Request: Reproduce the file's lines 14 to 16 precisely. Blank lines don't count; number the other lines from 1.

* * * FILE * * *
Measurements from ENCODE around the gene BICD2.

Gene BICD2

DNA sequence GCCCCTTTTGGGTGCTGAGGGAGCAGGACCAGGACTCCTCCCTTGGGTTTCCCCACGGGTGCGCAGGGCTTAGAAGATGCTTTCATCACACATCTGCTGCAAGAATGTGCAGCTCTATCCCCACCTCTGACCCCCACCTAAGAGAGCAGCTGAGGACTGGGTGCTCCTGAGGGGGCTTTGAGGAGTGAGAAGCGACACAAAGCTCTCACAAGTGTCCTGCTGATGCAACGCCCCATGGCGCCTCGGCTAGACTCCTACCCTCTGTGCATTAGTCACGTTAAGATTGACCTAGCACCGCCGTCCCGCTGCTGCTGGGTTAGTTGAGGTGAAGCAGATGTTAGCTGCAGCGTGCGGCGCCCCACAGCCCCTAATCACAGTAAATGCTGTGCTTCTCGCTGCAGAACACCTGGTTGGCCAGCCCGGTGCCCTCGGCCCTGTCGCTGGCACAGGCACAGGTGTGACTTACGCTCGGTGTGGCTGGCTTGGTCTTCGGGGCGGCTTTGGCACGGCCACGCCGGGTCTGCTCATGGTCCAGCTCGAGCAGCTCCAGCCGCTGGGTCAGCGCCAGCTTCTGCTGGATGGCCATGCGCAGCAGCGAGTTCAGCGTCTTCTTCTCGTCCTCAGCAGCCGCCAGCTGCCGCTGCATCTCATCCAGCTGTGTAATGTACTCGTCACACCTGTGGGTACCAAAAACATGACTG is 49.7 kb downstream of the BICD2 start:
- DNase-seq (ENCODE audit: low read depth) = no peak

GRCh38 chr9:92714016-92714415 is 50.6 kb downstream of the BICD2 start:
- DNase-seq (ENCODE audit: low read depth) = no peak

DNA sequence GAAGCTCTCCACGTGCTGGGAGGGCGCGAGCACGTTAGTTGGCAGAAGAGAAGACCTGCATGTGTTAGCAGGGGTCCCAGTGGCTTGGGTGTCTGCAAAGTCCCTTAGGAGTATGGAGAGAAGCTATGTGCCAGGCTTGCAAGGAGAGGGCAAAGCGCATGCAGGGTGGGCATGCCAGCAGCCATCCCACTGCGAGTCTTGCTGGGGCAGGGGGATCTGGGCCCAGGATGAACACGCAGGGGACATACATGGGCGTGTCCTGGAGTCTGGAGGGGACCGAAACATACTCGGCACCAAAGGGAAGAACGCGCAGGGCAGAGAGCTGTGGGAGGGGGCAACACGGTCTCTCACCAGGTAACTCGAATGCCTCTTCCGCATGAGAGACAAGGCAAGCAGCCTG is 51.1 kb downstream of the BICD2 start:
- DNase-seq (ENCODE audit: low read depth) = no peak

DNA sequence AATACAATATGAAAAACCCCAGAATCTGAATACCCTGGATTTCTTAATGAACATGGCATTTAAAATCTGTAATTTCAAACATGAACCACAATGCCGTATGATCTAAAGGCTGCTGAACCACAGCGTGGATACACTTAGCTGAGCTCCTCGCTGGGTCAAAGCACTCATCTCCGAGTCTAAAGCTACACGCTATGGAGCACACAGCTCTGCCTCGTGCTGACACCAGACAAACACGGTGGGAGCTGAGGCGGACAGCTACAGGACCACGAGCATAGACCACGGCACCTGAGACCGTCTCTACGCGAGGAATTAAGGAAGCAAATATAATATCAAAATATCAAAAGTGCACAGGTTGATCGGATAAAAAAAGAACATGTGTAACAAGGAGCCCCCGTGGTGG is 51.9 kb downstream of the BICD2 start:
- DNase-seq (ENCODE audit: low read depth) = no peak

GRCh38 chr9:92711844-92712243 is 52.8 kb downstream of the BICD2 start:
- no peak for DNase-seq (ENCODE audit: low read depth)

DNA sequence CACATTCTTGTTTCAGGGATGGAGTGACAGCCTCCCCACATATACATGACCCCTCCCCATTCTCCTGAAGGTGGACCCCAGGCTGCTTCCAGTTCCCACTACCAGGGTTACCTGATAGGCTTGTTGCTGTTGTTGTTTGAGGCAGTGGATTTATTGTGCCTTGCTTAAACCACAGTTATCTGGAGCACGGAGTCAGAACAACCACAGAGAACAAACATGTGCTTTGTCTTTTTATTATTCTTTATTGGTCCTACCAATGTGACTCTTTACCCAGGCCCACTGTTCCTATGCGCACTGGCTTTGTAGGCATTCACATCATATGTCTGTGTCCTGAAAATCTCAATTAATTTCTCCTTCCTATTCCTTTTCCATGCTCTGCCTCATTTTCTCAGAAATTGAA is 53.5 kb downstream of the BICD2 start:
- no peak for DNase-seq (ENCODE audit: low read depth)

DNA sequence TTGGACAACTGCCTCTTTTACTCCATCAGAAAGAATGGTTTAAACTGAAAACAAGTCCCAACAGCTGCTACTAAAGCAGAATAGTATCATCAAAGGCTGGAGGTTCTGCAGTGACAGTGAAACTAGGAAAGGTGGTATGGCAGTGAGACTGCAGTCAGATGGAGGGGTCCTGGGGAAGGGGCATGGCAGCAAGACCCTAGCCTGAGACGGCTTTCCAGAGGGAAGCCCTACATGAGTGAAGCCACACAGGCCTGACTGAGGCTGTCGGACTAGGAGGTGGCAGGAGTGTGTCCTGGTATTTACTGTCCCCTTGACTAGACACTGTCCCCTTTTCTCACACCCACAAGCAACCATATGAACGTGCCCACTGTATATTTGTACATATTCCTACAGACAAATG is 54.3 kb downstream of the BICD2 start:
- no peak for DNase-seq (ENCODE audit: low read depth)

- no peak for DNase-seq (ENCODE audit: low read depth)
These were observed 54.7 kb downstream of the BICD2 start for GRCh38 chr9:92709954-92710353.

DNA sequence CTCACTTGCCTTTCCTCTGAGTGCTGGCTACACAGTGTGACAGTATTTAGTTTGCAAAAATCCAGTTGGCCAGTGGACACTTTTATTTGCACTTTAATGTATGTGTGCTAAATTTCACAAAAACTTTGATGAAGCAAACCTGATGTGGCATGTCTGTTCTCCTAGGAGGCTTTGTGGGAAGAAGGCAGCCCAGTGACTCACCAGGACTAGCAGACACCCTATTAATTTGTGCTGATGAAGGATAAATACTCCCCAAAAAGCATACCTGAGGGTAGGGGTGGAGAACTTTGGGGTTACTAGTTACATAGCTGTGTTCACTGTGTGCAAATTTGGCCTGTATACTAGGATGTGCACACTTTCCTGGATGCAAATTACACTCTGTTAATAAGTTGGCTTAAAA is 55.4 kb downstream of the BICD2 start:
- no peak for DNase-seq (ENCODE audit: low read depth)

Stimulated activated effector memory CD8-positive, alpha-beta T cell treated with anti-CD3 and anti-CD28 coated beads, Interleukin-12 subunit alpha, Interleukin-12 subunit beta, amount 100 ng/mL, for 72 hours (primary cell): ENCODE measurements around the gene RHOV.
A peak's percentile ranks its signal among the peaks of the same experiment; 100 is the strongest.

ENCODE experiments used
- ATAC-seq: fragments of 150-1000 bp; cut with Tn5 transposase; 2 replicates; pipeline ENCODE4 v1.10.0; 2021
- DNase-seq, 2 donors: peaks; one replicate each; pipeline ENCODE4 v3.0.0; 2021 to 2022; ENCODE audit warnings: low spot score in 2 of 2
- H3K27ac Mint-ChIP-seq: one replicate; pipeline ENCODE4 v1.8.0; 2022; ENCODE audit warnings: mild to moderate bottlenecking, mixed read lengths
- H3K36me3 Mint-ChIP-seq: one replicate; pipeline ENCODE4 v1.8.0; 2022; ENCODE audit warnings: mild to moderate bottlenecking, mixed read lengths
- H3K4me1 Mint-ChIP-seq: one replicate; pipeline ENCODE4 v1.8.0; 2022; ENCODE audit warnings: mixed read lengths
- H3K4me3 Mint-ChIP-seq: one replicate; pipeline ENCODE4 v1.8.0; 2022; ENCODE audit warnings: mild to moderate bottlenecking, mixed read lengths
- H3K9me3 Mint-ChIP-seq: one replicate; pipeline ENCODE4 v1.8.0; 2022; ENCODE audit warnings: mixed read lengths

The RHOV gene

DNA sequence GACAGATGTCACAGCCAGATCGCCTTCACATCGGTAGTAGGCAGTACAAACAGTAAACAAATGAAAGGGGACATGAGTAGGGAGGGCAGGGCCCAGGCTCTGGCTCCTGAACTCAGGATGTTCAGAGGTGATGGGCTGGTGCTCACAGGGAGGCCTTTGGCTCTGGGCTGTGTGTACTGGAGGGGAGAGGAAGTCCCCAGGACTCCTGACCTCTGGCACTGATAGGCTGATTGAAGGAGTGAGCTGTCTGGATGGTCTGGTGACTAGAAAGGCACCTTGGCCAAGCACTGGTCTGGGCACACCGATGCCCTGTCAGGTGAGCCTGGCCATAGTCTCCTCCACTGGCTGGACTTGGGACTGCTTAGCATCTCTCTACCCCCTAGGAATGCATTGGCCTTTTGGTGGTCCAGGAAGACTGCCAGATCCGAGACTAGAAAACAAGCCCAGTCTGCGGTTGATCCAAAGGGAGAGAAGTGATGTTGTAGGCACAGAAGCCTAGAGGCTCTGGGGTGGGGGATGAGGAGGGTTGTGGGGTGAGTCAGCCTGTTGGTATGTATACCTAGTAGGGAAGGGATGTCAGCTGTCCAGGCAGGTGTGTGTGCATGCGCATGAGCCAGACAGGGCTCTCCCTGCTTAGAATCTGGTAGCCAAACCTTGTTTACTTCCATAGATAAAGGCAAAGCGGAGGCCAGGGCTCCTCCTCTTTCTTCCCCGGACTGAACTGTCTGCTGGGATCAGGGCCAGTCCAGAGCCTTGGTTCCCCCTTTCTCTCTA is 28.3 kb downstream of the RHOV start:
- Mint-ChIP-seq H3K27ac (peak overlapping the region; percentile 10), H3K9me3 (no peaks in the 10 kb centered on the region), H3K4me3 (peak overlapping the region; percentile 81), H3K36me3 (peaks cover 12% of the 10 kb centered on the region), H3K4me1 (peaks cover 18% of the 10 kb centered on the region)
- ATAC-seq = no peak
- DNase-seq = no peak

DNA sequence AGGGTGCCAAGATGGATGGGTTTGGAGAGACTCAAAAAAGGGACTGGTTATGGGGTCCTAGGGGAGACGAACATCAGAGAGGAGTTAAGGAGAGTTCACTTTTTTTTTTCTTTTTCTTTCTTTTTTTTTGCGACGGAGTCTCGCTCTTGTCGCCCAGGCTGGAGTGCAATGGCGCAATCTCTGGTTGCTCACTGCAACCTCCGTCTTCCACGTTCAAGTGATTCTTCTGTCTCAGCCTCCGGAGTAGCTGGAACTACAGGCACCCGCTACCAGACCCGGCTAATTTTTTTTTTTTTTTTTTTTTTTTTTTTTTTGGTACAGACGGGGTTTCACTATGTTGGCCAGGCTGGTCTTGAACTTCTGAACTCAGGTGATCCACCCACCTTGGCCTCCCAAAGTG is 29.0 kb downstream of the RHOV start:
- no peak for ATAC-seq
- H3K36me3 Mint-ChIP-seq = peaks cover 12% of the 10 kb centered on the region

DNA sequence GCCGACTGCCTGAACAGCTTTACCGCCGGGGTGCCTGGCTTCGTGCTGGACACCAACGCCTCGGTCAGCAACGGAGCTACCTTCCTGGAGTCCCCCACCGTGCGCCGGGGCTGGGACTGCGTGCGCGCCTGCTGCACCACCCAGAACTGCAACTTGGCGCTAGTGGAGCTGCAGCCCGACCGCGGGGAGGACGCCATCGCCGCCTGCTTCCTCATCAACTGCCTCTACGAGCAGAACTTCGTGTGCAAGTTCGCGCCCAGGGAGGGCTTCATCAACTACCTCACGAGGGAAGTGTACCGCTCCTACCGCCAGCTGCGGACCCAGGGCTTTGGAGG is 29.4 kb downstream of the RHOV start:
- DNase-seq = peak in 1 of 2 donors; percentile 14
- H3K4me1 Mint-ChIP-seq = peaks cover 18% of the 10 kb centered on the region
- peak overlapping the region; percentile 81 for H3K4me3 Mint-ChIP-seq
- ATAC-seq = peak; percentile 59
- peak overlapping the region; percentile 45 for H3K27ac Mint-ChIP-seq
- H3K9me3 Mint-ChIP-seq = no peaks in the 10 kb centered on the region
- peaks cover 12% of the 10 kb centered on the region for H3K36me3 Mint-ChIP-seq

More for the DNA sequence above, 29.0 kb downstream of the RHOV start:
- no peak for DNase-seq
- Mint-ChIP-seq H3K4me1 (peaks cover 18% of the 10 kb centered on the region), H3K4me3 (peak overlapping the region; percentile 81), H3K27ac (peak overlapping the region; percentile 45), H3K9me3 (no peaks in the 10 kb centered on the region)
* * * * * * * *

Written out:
- no peak for DNase-seq (ENCODE audit: low read depth)

DNA sequence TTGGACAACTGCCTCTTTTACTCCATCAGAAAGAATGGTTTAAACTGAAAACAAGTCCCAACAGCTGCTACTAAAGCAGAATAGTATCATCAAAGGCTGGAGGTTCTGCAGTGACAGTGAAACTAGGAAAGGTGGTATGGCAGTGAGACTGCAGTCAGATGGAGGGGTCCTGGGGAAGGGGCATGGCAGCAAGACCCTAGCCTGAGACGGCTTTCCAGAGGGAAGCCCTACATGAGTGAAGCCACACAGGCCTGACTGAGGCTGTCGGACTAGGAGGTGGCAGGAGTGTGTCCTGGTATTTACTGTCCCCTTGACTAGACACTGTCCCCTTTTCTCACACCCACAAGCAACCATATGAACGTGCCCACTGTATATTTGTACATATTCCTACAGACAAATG is 54.3 kb downstream of the BICD2 start:
- no peak for DNase-seq (ENCODE audit: low read depth)